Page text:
To explain those options — what she's betting is that a company like Google's stock price is going to rise and be at a certain level.  When she buys an option, she's buying a derivative that gives her the right, but not obligation, to purchase that stock at a certain "strike price," meaning she thinks everyone else is going to have to buy it at a higher price.  That's where the money is to be made.  In the case of Google, she's betting the price of a share of that company will be well above what it is now (currently at around $2,900 today) by the strike price date of Sept. 16, 2022.  But she will have the right to buy it cheaper, which should be very profitable should she decide to sell it afterward.  For instance, and to take a hypothetical example, if the share price of Google goes up to $3,000, and she exercises her call option to buy her share at $2,000, well, she can then sell the share at a $1,000 profit, which is a nice piece of cake.  The price of the call option is not the same as the price of the stock since it's a derivative of the stock.  According to Investopedia:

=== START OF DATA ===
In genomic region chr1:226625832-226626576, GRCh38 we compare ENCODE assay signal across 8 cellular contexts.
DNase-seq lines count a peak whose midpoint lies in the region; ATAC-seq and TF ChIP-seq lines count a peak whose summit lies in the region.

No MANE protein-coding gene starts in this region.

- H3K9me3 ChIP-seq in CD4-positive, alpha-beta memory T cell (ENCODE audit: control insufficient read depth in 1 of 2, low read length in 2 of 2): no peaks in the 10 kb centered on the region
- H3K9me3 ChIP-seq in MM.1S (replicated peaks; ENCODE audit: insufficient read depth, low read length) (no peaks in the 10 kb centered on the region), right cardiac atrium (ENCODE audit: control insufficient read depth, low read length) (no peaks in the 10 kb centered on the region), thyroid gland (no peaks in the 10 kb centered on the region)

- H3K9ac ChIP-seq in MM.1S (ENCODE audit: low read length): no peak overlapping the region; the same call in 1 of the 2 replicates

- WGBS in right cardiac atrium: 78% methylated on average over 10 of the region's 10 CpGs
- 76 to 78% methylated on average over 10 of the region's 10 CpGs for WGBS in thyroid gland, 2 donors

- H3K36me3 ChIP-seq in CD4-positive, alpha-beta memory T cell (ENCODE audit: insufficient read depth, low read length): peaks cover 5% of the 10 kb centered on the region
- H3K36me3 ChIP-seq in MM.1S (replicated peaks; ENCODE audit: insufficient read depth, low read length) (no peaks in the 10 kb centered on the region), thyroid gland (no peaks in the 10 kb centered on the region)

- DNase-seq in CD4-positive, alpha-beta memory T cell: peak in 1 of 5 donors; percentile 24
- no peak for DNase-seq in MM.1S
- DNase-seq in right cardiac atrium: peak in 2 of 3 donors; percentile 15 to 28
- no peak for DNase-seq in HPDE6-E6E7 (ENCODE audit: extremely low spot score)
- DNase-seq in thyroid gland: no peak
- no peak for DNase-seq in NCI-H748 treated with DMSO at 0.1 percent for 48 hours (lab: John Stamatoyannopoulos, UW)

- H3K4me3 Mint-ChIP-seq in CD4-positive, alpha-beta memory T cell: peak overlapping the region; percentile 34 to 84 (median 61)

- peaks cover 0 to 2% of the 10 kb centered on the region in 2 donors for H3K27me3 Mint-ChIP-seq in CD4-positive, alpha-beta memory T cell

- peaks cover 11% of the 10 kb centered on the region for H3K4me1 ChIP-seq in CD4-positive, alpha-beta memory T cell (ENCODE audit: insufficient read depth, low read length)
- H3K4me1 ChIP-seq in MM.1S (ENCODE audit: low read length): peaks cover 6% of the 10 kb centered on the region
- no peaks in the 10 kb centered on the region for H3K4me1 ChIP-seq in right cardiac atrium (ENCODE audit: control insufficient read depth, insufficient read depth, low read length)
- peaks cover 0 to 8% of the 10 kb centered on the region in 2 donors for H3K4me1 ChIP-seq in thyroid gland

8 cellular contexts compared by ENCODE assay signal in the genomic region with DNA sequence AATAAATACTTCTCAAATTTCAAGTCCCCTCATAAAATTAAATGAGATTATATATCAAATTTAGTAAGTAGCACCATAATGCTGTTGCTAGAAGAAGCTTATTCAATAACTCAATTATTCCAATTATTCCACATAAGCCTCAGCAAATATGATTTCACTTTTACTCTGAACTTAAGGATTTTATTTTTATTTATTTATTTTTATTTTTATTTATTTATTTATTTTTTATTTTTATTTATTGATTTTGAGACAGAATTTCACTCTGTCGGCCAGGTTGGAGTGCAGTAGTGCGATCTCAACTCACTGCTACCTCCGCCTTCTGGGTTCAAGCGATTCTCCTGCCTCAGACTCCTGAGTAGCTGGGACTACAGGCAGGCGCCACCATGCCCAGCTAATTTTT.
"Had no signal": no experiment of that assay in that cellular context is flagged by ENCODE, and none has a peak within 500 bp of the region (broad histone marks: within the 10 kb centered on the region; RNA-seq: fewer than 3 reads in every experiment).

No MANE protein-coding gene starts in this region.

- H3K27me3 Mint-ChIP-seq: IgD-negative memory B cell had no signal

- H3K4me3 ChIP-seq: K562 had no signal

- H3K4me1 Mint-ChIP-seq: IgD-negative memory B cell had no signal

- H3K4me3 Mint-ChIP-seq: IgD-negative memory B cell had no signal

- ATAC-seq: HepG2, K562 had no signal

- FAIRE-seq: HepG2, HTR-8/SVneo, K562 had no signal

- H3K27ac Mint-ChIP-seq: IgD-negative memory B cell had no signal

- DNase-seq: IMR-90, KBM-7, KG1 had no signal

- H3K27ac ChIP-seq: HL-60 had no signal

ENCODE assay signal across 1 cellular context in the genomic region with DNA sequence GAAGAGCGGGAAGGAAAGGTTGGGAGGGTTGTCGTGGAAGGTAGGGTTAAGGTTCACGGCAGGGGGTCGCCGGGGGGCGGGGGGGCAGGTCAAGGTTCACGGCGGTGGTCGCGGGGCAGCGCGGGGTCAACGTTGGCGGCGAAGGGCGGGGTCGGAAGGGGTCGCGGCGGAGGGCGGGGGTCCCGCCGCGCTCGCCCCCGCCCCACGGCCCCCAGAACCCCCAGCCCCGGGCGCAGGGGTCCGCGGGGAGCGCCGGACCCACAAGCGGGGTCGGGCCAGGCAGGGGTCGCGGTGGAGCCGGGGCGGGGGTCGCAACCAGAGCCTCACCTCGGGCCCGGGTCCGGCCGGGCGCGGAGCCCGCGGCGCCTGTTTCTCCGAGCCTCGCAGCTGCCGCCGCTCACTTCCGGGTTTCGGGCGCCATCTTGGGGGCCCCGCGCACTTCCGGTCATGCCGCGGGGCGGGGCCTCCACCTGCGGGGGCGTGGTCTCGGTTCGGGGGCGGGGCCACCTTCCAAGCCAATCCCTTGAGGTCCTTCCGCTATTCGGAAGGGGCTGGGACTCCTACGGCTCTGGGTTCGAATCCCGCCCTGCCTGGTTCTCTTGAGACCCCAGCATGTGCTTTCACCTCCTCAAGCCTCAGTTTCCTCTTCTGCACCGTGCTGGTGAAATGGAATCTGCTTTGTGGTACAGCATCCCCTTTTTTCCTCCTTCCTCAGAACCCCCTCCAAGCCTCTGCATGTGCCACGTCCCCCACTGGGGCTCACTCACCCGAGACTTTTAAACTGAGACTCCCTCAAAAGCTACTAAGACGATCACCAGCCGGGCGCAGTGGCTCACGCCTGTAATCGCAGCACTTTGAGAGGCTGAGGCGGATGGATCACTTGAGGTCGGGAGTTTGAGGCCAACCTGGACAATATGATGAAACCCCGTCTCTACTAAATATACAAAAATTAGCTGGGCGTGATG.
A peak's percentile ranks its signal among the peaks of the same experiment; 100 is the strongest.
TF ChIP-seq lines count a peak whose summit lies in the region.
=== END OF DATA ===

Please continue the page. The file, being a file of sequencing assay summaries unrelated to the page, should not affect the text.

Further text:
The price difference between the underlying stock price and the strike price determines an option's value. For buyers of a call option, if the strike price is above the underlying stock price, the option is out of the money (OTM). In this case, the option doesn't have intrinsic value, but it may still have value based on volatility and time until expiration as either of these two factors could put the option in the money in the future. Conversely, If the underlying stock price is above the strike price, the option will have intrinsic value and be in the money.

A $2,000 call, versus a previous $109 call price?  She obviously thinks Google is in for some good times.

According to Mediaite, she's really good at this:

By some estimate, Pelosi and her husband made a 45.59 percent return on stocks last year, along with a 66.7 percent return on options trading. 

Most fund managers would kill to make those kinds of returns.  These are comparable to the kinds of profits only art geniuses such as Hunter Biden can make on their "output," while real artists make quite a bit less. 

See the problem?